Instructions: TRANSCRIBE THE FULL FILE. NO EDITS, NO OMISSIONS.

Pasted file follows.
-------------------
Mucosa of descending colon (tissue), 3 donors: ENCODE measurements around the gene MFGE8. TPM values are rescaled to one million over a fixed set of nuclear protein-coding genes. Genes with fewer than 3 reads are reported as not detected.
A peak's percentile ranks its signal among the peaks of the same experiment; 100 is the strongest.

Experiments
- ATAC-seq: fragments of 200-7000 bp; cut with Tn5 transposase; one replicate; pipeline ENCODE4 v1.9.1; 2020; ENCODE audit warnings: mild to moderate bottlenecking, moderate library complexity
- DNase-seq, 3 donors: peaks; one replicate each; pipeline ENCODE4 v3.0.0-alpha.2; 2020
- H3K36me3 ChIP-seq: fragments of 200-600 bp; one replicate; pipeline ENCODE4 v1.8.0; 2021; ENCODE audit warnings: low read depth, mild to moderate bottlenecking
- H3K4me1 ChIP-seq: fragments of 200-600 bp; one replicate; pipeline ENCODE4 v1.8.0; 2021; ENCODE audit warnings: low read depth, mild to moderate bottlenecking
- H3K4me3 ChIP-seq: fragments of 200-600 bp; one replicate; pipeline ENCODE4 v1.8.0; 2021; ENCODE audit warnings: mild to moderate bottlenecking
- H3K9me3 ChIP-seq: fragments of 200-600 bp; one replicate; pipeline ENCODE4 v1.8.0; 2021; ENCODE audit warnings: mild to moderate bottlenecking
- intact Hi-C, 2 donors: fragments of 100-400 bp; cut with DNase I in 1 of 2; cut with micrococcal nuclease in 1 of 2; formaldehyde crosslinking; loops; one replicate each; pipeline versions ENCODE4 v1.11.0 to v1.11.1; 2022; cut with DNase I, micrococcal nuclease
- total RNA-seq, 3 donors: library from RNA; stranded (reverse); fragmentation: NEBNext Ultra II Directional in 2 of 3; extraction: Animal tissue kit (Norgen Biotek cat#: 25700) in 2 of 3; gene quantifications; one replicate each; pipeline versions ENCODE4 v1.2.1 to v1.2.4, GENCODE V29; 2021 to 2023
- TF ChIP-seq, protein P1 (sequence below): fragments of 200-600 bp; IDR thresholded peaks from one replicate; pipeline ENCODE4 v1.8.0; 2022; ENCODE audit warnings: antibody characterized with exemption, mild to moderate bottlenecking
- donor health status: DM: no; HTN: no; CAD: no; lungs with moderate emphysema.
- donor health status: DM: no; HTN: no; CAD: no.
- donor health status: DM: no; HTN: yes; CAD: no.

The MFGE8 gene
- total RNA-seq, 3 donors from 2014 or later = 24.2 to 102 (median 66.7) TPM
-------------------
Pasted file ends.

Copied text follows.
Mucosa of descending colon (tissue), 3 donors: ENCODE measurements around the gene MFGE8. TPM values are rescaled to one million over a fixed set of nuclear protein-coding genes. Genes with fewer than 3 reads are reported as not detected.
A peak's percentile ranks its signal among the peaks of the same experiment; 100 is the strongest.

Experiments
- ATAC-seq: fragments of 200-7000 bp; cut with Tn5 transposase; one replicate; pipeline ENCODE4 v1.9.1; 2020; ENCODE audit warnings: mild to moderate bottlenecking, moderate library complexity
- DNase-seq, 3 donors: peaks; one replicate each; pipeline ENCODE4 v3.0.0-alpha.2; 2020
- H3K36me3 ChIP-seq: fragments of 200-600 bp; one replicate; pipeline ENCODE4 v1.8.0; 2021; ENCODE audit warnings: low read depth, mild to moderate bottlenecking
- H3K4me1 ChIP-seq: fragments of 200-600 bp; one replicate; pipeline ENCODE4 v1.8.0; 2021; ENCODE audit warnings: low read depth, mild to moderate bottlenecking
- H3K4me3 ChIP-seq: fragments of 200-600 bp; one replicate; pipeline ENCODE4 v1.8.0; 2021; ENCODE audit warnings: mild to moderate bottlenecking
- H3K9me3 ChIP-seq: fragments of 200-600 bp; one replicate; pipeline ENCODE4 v1.8.0; 2021; ENCODE audit warnings: mild to moderate bottlenecking
- intact Hi-C, 2 donors: fragments of 100-400 bp; cut with DNase I in 1 of 2; cut with micrococcal nuclease in 1 of 2; formaldehyde crosslinking; loops; one replicate each; pipeline versions ENCODE4 v1.11.0 to v1.11.1; 2022; cut with DNase I, micrococcal nuclease
- total RNA-seq, 3 donors: library from RNA; stranded (reverse); fragmentation: NEBNext Ultra II Directional in 2 of 3; extraction: Animal tissue kit (Norgen Biotek cat#: 25700) in 2 of 3; gene quantifications; one replicate each; pipeline versions ENCODE4 v1.2.1 to v1.2.4, GENCODE V29; 2021 to 2023
- TF ChIP-seq, protein P1 (sequence below): fragments of 200-600 bp; IDR thresholded peaks from one replicate; pipeline ENCODE4 v1.8.0; 2022; ENCODE audit warnings: antibody characterized with exemption, mild to moderate bottlenecking
- donor health status: DM: no; HTN: no; CAD: no; lungs with moderate emphysema.
- donor health status: DM: no; HTN: no; CAD: no.
- donor health status: DM: no; HTN: yes; CAD: no.

The MFGE8 gene
- total RNA-seq, 3 donors from 2014 or later = 24.2 to 102 (median 66.7) TPM